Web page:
Political Institutions and Distributive Politics in Japan: Getting Along with the Opposition
AbstractThis paper analyses distributive policy-making in Japan using a natural experimental situation from August 1993 to March 1995. During this period, the partisan makeup of the ruling coalition in the Lower House dramatically changed without dissolution of the House. By comparing FY1994 and FY1995 budgets compiled by two different coalition governments, we can control for incumbent-specific strength to influence pork-barreling and can focus on how each district’s representation in the ruling coalition affects the geographical allocation of public expenditures. The result shows the negative effect of the ruling coalition’s seat share on per capita transfers. We argue that this is a logically consistent consequence under incentive mechanisms produced by Japan’s political institutions. The ruling coalition had an incentive to buy the support or acquiescence of opposition members in order to assure smooth operation in the legislative process.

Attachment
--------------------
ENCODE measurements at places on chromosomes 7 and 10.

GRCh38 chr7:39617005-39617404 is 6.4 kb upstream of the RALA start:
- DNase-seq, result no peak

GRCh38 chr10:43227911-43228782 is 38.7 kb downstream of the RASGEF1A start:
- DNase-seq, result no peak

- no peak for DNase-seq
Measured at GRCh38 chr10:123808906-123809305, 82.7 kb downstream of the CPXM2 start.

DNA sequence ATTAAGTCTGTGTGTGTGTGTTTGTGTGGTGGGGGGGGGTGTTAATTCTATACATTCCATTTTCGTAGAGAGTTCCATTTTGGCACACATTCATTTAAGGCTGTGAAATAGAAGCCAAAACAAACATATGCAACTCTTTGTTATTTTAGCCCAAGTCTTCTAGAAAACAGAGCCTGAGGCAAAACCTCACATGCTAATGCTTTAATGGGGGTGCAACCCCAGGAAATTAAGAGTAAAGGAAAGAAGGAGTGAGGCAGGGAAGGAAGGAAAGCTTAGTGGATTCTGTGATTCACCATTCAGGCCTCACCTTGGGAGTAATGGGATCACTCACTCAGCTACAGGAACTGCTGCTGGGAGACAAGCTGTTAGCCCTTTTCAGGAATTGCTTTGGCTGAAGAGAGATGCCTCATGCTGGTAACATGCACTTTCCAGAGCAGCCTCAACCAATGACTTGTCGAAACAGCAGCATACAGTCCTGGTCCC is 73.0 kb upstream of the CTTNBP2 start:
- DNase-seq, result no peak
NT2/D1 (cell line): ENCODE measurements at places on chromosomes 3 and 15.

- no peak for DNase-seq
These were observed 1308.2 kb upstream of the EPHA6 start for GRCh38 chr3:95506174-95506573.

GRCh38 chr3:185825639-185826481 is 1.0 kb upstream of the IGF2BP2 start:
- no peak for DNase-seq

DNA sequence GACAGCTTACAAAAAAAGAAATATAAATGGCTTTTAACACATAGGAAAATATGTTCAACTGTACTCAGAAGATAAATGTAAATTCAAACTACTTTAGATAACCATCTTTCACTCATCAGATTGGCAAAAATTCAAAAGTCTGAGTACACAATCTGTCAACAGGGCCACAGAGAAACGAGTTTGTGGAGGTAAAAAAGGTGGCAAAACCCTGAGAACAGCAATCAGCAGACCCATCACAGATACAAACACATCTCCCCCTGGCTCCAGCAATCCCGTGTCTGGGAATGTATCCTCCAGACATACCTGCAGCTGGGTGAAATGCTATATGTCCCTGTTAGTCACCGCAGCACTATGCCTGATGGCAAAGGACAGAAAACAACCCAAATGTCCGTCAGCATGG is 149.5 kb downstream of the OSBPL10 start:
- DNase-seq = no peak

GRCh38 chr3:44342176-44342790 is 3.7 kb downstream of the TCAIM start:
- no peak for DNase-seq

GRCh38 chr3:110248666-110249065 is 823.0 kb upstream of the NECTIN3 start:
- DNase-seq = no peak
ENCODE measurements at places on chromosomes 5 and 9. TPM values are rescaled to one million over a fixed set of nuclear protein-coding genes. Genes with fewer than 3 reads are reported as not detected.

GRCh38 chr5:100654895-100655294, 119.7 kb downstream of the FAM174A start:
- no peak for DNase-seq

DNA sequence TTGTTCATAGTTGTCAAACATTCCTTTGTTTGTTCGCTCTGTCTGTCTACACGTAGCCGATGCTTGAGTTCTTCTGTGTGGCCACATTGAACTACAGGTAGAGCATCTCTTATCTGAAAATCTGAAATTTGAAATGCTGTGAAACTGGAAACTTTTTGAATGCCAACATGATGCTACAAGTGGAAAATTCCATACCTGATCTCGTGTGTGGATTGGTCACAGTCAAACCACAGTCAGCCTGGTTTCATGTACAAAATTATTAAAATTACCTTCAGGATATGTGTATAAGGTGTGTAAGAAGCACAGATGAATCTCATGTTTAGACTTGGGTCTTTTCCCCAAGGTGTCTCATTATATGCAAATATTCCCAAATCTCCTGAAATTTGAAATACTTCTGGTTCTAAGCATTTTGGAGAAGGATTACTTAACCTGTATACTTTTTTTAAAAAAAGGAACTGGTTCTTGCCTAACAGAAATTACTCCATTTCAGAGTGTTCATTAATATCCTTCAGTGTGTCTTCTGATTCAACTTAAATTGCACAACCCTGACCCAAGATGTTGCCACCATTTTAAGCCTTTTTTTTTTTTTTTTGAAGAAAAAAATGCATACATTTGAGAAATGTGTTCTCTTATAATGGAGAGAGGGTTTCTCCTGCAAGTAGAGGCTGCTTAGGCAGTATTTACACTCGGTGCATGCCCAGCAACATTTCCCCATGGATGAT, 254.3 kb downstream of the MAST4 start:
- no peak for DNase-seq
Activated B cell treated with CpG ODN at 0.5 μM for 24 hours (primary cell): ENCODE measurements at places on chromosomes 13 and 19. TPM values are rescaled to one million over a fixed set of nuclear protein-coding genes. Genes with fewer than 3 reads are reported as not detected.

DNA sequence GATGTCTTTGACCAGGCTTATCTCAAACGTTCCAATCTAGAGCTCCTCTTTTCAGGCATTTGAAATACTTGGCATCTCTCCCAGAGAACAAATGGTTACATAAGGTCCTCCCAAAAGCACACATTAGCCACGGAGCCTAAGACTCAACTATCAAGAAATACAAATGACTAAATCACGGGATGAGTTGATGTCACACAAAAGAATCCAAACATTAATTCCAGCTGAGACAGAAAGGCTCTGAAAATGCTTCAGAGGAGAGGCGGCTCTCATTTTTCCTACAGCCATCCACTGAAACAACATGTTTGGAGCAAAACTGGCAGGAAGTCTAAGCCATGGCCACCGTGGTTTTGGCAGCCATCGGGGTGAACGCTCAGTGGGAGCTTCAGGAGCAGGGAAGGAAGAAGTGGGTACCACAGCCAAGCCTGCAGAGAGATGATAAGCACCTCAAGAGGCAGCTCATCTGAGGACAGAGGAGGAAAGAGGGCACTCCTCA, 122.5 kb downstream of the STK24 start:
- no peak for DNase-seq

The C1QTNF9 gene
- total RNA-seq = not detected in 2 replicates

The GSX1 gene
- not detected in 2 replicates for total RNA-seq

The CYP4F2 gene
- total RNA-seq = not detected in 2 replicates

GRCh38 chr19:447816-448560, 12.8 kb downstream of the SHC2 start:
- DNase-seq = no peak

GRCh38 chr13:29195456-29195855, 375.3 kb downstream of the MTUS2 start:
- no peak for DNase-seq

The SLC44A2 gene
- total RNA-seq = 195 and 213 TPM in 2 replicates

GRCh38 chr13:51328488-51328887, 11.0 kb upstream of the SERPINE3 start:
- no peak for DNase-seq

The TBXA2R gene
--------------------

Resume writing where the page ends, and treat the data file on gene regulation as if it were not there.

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Bibliographic InfoPaper provided by Australia-Japan Research Centre, Crawford School of Public Policy, The Australian National University in its series Asia Pacific Economic Papers with number 363.
Length: 34 pages
Date of creation: 2007
Date of revision:
Other versions of this item:
- Yusaku Horiuchi, 2007. "Political Institutions and Distributive Politics in Japan : Getting Along with the Opposition," Governance Working Papers 21899, East Asian Bureau of Economic Research.
- Z19 - Other Special Topics - - Cultural Economics - - - Other
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- Dahlberg, Matz & Johansson, Eva, 1999.
"On the Vote Purchasing Behavior of Incumbent Governments,"
Working Paper Series
1999:24, Uppsala University, Department of Economics.
- Dahlberg, M. & Johansson, E., 1999. "On the Vote Purchasing Behavior of Incumbent Governments," Papers 1999:24, Uppsala - Working Paper Series.
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